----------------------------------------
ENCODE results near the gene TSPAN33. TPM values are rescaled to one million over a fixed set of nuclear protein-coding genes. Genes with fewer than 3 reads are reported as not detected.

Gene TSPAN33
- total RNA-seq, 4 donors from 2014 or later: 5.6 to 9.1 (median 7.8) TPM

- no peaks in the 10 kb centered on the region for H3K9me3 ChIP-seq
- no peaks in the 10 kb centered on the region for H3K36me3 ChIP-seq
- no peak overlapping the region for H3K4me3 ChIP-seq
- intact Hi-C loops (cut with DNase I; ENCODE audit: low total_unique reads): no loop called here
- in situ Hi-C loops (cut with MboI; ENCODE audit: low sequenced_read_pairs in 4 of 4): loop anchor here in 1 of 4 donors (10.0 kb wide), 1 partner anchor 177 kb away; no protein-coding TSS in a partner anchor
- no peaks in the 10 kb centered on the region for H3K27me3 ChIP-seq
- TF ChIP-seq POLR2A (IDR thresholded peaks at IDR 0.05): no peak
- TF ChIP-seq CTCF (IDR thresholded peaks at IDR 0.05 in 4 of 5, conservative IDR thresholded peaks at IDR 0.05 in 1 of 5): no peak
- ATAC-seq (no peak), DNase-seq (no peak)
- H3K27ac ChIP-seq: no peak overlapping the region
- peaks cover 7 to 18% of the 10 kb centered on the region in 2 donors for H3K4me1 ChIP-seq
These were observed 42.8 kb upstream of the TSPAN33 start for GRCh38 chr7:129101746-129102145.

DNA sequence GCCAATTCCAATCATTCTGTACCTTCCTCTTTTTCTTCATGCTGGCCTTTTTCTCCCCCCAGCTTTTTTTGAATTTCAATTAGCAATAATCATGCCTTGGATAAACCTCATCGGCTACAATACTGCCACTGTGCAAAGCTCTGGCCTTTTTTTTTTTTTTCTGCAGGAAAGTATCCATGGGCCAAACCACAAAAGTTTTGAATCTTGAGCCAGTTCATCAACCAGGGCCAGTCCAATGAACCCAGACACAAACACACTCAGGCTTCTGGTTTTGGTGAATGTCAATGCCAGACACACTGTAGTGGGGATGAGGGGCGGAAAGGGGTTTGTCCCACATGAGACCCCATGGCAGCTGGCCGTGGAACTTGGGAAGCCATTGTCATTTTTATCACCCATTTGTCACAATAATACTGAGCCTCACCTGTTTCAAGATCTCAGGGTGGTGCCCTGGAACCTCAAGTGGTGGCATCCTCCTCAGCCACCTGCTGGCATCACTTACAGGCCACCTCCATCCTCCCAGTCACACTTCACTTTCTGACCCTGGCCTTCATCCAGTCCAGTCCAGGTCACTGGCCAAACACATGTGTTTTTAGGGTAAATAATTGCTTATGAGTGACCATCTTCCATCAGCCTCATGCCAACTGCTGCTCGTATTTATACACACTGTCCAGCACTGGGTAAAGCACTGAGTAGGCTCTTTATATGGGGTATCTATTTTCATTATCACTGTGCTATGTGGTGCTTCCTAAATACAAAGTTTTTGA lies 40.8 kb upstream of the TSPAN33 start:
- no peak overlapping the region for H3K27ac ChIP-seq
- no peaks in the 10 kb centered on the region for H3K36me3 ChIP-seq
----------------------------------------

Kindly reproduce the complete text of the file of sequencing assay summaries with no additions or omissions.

ENCODE results near the gene TSPAN33. TPM values are rescaled to one million over a fixed set of nuclear protein-coding genes. Genes with fewer than 3 reads are reported as not detected.

Gene TSPAN33
- total RNA-seq, 4 donors from 2014 or later: 5.6 to 9.1 (median 7.8) TPM

- no peaks in the 10 kb centered on the region for H3K9me3 ChIP-seq
- no peaks in the 10 kb centered on the region for H3K36me3 ChIP-seq
- no peak overlapping the region for H3K4me3 ChIP-seq
- intact Hi-C loops (cut with DNase I; ENCODE audit: low total_unique reads): no loop called here
- in situ Hi-C loops (cut with MboI; ENCODE audit: low sequenced_read_pairs in 4 of 4): loop anchor here in 1 of 4 donors (10.0 kb wide), 1 partner anchor 177 kb away; no protein-coding TSS in a partner anchor
- no peaks in the 10 kb centered on the region for H3K27me3 ChIP-seq
- TF ChIP-seq POLR2A (IDR thresholded peaks at IDR 0.05): no peak
- TF ChIP-seq CTCF (IDR thresholded peaks at IDR 0.05 in 4 of 5, conservative IDR thresholded peaks at IDR 0.05 in 1 of 5): no peak
- ATAC-seq (no peak), DNase-seq (no peak)
- H3K27ac ChIP-seq: no peak overlapping the region
- peaks cover 7 to 18% of the 10 kb centered on the region in 2 donors for H3K4me1 ChIP-seq
These were observed 42.8 kb upstream of the TSPAN33 start for GRCh38 chr7:129101746-129102145.

DNA sequence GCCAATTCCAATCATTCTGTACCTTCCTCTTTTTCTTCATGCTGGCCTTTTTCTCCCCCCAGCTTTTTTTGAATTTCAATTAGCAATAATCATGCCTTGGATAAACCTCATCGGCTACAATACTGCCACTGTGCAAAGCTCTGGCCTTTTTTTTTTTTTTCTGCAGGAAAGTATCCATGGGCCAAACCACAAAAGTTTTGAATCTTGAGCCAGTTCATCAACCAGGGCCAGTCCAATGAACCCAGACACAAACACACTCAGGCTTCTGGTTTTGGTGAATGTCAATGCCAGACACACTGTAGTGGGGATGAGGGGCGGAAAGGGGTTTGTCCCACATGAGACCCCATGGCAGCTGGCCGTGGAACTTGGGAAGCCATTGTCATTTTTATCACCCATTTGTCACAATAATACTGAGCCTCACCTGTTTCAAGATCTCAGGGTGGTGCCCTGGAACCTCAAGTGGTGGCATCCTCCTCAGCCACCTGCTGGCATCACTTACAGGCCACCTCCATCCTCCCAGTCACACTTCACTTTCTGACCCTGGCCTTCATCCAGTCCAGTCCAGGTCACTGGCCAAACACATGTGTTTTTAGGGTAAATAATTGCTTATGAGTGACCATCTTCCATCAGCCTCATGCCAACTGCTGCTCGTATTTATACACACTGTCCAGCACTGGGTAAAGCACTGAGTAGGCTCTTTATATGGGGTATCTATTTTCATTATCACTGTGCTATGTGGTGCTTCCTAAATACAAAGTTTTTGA lies 40.8 kb upstream of the TSPAN33 start:
- no peak overlapping the region for H3K27ac ChIP-seq
- no peaks in the 10 kb centered on the region for H3K36me3 ChIP-seq